"Not every school has to have the same purpose," said Douglas Harris, a professor of economics at Tulane University.
Race and empowerment
Inevitably, conversations on charters come back to racial equity and socioeconomic opportunity, given the disproportion of urban, poor and minority children they serve.
In addition to being heavily urban, charter schools serve more low-income students than traditional schools (46 percent versus 41 percent) and more African-American students (27 percent versus 15 percent), according to data from the National Alliance for Public Charter Schools.
Charter schools have, Fuller argues, exposed the lie that you cannot educate poor children. But he argues they have yet to fully engage the poor and minority families they disproportionately serve.
"The one thing that concerns me about charter movement is that it's the only social movement where the people most impacted don't lead it," said Howard Fuller, the former superintendent of Milwaukee Public Schools and a professor at Marquette University.
"If you look at the largest charter management organizations and the advocacy organizations, they are all run by white people," Fuller said, speaking as the lone African-American on the day's panels, and one of the few in the room. "We have to see that, and we have to see it as a problem."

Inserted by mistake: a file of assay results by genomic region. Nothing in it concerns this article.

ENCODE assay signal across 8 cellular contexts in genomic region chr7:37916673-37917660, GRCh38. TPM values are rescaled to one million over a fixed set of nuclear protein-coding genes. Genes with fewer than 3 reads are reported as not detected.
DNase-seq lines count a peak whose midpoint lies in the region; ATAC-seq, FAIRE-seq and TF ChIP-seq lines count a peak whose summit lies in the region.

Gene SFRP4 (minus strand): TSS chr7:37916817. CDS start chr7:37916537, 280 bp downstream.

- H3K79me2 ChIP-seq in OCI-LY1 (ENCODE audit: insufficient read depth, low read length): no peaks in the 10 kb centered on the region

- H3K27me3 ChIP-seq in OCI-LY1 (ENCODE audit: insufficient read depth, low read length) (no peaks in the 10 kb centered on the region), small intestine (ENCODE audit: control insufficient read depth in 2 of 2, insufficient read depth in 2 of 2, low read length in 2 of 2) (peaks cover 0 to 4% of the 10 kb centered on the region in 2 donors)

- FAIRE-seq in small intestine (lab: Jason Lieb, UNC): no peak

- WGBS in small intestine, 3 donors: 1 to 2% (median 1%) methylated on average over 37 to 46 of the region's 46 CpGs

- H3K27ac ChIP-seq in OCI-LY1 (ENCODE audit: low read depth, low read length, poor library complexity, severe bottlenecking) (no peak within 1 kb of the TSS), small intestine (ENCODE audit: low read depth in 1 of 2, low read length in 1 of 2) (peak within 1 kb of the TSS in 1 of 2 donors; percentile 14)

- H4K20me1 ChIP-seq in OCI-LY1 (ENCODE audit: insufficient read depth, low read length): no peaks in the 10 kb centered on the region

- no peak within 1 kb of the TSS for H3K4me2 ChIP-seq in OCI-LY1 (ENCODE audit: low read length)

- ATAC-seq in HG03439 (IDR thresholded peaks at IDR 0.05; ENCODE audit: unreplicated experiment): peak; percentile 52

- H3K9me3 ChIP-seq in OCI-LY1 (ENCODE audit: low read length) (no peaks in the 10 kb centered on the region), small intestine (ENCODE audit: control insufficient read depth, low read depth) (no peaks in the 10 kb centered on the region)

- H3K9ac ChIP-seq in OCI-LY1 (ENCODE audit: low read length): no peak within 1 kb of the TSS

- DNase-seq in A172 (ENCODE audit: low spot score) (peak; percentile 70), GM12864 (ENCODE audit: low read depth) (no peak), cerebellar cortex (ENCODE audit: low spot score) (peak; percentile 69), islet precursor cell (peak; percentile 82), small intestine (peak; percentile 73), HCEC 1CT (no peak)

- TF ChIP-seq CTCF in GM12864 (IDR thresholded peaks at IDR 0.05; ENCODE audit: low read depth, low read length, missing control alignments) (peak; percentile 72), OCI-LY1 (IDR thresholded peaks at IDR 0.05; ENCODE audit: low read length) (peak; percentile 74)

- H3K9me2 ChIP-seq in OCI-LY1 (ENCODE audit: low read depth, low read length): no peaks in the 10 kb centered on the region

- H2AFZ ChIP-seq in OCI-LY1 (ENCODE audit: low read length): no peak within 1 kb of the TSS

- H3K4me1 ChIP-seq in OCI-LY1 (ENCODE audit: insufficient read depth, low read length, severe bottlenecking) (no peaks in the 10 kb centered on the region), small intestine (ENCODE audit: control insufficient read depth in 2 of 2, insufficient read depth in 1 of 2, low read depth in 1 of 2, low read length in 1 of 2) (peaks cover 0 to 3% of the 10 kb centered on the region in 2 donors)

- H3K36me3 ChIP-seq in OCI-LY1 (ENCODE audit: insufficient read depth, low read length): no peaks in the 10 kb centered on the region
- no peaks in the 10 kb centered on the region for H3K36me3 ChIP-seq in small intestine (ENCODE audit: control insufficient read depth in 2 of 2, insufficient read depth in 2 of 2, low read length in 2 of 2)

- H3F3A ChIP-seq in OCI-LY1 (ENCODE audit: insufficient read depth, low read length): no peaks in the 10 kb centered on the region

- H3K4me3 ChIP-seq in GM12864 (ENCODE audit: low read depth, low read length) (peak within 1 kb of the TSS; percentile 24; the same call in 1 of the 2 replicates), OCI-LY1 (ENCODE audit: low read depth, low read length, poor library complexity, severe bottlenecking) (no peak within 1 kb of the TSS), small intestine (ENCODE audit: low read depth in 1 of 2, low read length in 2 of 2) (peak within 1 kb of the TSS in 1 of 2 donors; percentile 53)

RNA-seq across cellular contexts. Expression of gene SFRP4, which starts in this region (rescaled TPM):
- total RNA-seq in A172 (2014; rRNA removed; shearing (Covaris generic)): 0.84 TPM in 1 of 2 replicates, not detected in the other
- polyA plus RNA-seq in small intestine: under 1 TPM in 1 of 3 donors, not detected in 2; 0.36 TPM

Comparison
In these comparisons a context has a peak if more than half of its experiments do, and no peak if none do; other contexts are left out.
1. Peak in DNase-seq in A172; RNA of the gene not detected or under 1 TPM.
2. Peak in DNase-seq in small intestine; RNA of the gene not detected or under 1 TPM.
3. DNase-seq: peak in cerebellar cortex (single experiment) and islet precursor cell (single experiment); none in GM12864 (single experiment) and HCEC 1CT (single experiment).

Fuller drew a distinction between engagement and empowerment. "Empowerment is when you decide to build a bridge," he said. "Engagement is when they ask you what color you want it."
Acknowledging Fuller's challenge, Rees said her organization is working on reaching out to the 2 million graduates from charter schools to expand leadership in poor and minority communities. "They have the greatest opportunity to lead here," she said.
The participants also addressed concerns over equity and access, responding to the common charge that charters engage in "cream skimming," or taking the students only from the most motivated families, leaving those with behavioral or learning challenges to the district schools.
Charters have been accused of “counseling out” students who present either discipline or learning challenges, urging parents to take them elsewhere. The CRPE's Lake said that there is a fine line between “counseling out” and the popular “no excuses” charter schools, which makes a safe, disciplined school culture central to their mission.
The “no excuses” schools, Lake said, necessarily entail that particularly unruly students might not stick around. Many charter schools struggle to maintain "mission coherence" and discipline — without filtering out tougher students. "They are struggling to figure out how to do that fairly," Lake said.
"All charters and magnet schools cream skim, if only because they take the most motivated families," argued Richard Kahlenberg, a senior fellow at the Century Foundation. Kahlenberg has long argued that all students benefit from more diversity in the student body.
Parental self selection is one thing, but consciously pushing out students who require special attention is quite another. The conscious cream skimming issue gained national attention earlier this year when one of the Success Academy charter schools in New York was called out for keeping a "got to go" list of students who needed to be forced out. That incident reinforced longstanding suspicions that charters commonly "counsel out" challenging students, argued Douglas Harris, "and that was really damaging to the charter movement."
"We can disagree on what public education ought to be," Harris said, "but I think we can all agree that every school should be welcoming to students."